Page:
6 SEPTEMBER 1890, Page 18


[To THE EDITOR OF THE "SPECTATOR."] SIR,—Perhaps it is hardly worth correcting certain errors in the Spectator of August 30th, on the celebrated contest between the Monitor' and the Merrimack' in Hampton Roads in 1862 ; but your account differs so materially from the actual facts, that I trust, as an old Confederate soldier, and an eye- witness of every shot that was fired between them, you will allow me space to point out what really occurred.

In the first place, you localise " Hampton Roads " with Charleston, while it is the estuary of the James and Elizabeth rivers, the one leading to Richmond and the other to Norfolk, Virginia. You also erroneously state that " the Merrimack' was roofed with railway iron," the fact being that she was covered with two layers of heavy iron plates, crossing each other at right angles, and which were specially rolled for this purpose at the Tredegar Ironworks, Richmond, Virginia.

Lastly, you state that " Ericsson's ship boldly attacked the conqueror of the previous day, and drove her, disabled and sinking, back to Charleston." No doubt you mean Norfolk, Virginia. Now, I have to say that not a shot from the `Monitor' did the `Merrimack' any material harm. Only once in that noted contest was the Merrimack' in any peril from the Monitor,' and this happened from her grounding when seeking to follow the Monitor' in shallow water, where her lighter draught enabled her to course out of harm's way. Perceiving her advantage at this juncture, the `Monitor' turned upon her adversary, with the object, no doubt, of using her prow. When, however, within a short distance (appearing in my position not more than two hundred yards), the Merrimack' again opened fire, and one well-directed shell, which I saw burst on the turret of the Monitor,' sent her to the right-about, and never did she after that dare a close contest with her noted adversary. It is true that subsequently the Merrimack' retired to Norfolk for repairs, and was slightly leaky ; but this arose from the damage sustained by her prow in the shock of ramming the Cumberland.'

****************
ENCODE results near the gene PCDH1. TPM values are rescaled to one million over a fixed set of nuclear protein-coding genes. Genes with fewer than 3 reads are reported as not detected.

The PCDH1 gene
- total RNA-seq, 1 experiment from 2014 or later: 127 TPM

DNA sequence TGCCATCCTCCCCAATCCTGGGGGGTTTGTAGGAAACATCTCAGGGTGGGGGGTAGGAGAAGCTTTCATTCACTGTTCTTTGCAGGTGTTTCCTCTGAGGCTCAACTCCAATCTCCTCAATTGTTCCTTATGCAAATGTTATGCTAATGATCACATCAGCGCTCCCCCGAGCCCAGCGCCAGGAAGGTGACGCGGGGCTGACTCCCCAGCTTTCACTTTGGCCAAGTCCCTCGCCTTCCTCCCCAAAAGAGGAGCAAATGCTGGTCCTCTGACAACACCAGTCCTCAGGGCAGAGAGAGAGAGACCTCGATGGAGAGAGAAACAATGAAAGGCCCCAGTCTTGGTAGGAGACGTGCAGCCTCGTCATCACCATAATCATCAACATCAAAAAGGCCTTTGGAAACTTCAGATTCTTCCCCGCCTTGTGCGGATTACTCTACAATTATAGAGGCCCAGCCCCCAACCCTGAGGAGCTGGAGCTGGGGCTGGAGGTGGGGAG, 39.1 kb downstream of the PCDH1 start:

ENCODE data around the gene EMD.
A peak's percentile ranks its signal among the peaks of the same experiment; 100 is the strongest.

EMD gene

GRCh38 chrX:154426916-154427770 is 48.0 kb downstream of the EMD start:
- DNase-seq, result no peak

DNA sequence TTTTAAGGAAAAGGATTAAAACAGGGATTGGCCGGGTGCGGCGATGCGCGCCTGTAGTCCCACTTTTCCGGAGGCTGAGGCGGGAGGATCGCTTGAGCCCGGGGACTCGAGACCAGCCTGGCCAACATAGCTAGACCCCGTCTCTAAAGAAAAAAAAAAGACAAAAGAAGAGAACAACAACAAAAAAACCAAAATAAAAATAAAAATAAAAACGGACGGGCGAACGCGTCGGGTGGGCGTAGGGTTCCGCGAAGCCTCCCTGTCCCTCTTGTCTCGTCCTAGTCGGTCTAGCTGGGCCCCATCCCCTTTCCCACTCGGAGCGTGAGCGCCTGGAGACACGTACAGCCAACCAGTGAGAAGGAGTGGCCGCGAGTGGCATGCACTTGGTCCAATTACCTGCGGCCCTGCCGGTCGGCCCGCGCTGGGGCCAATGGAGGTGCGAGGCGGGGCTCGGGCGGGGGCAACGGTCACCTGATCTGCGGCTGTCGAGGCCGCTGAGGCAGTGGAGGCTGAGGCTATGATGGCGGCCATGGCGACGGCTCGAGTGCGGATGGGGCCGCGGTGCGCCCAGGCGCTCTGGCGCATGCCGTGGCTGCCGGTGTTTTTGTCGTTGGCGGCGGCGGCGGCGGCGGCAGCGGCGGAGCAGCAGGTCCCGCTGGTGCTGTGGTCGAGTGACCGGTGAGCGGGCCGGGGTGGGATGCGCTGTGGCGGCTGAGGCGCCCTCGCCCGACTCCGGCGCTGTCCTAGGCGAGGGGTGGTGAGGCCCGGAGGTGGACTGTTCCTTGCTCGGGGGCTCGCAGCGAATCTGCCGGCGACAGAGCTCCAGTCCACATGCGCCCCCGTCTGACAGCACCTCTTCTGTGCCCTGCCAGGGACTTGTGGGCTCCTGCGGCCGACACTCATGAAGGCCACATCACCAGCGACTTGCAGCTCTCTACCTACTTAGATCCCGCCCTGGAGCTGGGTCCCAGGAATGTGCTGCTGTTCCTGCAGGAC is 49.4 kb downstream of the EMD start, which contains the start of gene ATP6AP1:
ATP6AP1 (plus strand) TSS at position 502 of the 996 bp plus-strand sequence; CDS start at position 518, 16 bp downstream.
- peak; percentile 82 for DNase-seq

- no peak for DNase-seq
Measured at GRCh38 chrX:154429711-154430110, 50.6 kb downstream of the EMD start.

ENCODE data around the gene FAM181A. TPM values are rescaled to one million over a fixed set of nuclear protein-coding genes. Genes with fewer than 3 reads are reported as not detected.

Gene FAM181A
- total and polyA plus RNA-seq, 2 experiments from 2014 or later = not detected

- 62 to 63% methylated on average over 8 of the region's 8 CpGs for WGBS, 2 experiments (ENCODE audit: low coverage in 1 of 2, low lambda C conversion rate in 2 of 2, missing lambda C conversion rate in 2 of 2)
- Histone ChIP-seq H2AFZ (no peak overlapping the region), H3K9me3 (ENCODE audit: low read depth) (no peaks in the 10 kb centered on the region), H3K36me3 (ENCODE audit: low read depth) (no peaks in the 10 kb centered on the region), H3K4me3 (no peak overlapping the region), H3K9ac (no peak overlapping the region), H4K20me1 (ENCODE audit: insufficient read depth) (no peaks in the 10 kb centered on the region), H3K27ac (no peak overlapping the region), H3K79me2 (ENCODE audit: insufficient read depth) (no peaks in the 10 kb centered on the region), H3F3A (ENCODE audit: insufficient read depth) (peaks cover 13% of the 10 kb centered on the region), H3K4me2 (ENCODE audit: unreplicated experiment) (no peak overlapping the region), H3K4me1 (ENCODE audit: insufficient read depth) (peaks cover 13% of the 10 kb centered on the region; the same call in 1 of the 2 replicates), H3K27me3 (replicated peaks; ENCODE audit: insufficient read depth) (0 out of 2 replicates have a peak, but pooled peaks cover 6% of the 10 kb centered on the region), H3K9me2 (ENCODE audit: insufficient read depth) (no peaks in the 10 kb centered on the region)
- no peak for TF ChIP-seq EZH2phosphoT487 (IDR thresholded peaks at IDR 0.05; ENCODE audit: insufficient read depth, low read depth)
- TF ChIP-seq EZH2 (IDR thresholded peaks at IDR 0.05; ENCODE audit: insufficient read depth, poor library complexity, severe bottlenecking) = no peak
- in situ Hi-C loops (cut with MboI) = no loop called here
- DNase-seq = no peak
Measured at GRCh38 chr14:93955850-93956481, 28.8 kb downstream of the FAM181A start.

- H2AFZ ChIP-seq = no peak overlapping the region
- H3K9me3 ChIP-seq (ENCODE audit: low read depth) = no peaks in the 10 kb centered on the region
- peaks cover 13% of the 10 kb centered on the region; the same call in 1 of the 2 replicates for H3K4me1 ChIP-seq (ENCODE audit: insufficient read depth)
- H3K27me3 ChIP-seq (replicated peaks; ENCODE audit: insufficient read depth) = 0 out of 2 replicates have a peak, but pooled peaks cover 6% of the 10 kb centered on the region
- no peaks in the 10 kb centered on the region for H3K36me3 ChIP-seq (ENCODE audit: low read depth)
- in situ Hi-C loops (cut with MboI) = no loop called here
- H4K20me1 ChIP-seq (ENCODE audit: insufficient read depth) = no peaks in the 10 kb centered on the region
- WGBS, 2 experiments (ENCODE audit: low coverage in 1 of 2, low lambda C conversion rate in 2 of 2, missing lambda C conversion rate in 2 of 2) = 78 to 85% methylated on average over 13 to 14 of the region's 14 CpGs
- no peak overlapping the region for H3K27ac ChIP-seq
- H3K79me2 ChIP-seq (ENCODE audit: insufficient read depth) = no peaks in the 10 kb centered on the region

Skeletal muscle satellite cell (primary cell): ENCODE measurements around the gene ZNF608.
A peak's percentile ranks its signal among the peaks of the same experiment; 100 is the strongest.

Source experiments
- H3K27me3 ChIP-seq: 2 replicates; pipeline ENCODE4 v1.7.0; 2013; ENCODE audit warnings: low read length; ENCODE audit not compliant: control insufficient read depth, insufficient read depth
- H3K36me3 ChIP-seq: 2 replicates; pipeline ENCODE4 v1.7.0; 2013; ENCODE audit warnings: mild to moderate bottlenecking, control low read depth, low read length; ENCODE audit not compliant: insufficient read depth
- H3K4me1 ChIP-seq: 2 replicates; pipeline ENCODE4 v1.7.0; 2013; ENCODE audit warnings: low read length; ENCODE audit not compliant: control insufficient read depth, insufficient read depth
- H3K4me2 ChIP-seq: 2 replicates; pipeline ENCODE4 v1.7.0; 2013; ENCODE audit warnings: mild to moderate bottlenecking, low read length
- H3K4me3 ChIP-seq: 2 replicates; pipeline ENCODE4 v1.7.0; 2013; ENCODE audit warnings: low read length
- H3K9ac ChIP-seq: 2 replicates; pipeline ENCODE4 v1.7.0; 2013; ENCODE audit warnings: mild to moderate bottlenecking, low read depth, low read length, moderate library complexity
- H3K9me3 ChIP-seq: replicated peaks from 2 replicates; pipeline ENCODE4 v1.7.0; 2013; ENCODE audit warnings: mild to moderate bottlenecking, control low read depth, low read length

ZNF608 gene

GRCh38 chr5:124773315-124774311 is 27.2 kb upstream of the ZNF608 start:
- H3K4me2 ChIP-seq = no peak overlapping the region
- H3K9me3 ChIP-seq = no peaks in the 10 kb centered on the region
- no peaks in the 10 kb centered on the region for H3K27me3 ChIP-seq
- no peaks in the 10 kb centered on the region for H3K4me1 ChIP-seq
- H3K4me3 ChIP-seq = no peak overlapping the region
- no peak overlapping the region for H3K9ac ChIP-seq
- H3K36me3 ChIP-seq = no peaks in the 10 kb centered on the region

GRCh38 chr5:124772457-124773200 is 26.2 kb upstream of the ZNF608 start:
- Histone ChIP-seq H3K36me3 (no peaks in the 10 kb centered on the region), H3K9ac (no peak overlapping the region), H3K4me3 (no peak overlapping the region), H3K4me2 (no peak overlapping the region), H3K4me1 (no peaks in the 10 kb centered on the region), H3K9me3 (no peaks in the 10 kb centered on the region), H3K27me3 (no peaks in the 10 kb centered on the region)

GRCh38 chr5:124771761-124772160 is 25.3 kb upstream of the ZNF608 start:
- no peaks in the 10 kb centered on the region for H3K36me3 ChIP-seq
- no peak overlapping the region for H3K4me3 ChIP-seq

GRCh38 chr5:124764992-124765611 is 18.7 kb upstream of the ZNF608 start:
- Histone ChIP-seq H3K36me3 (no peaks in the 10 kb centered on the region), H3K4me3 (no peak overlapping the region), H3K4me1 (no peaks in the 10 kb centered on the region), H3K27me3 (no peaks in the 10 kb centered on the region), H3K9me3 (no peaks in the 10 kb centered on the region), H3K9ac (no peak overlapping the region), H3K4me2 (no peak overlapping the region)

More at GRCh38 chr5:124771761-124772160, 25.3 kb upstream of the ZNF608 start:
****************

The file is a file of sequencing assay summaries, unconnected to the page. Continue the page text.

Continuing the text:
On returning to her position in Hampton Roads, she was never again sought by the Monitor,' and she continued monarch of those waters until blown up by the Confederates, on the evacuation of Norfolk, to prevent her falling into Federal hands.—I am, Sir, &c.,

Fort William, Belfast, September 1st. R. W. MURRAY.